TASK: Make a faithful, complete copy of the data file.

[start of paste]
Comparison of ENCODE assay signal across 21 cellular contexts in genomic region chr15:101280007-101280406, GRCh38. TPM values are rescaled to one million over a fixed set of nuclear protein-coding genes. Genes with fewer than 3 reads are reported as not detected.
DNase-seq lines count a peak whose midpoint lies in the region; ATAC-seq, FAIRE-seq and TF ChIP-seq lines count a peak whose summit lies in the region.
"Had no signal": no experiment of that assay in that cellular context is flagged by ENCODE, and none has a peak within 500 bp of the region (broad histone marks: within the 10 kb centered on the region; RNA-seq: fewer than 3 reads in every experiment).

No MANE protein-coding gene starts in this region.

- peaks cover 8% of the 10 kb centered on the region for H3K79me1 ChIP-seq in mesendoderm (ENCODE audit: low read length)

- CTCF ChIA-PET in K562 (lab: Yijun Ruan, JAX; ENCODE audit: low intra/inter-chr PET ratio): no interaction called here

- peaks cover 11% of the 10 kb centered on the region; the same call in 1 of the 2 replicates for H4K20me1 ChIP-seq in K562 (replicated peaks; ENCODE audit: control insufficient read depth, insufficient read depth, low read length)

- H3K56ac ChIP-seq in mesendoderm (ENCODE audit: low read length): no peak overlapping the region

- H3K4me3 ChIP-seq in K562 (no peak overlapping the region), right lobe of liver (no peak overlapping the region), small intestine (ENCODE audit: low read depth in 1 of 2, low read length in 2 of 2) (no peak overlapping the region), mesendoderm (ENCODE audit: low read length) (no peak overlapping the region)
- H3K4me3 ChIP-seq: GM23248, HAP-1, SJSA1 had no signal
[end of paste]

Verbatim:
Comparison of ENCODE assay signal across 21 cellular contexts in genomic region chr15:101280007-101280406, GRCh38. TPM values are rescaled to one million over a fixed set of nuclear protein-coding genes. Genes with fewer than 3 reads are reported as not detected.
DNase-seq lines count a peak whose midpoint lies in the region; ATAC-seq, FAIRE-seq and TF ChIP-seq lines count a peak whose summit lies in the region.
"Had no signal": no experiment of that assay in that cellular context is flagged by ENCODE, and none has a peak within 500 bp of the region (broad histone marks: within the 10 kb centered on the region; RNA-seq: fewer than 3 reads in every experiment).

No MANE protein-coding gene starts in this region.

- peaks cover 8% of the 10 kb centered on the region for H3K79me1 ChIP-seq in mesendoderm (ENCODE audit: low read length)

- CTCF ChIA-PET in K562 (lab: Yijun Ruan, JAX; ENCODE audit: low intra/inter-chr PET ratio): no interaction called here

- peaks cover 11% of the 10 kb centered on the region; the same call in 1 of the 2 replicates for H4K20me1 ChIP-seq in K562 (replicated peaks; ENCODE audit: control insufficient read depth, insufficient read depth, low read length)

- H3K56ac ChIP-seq in mesendoderm (ENCODE audit: low read length): no peak overlapping the region

- H3K4me3 ChIP-seq in K562 (no peak overlapping the region), right lobe of liver (no peak overlapping the region), small intestine (ENCODE audit: low read depth in 1 of 2, low read length in 2 of 2) (no peak overlapping the region), mesendoderm (ENCODE audit: low read length) (no peak overlapping the region)
- H3K4me3 ChIP-seq: GM23248, HAP-1, SJSA1 had no signal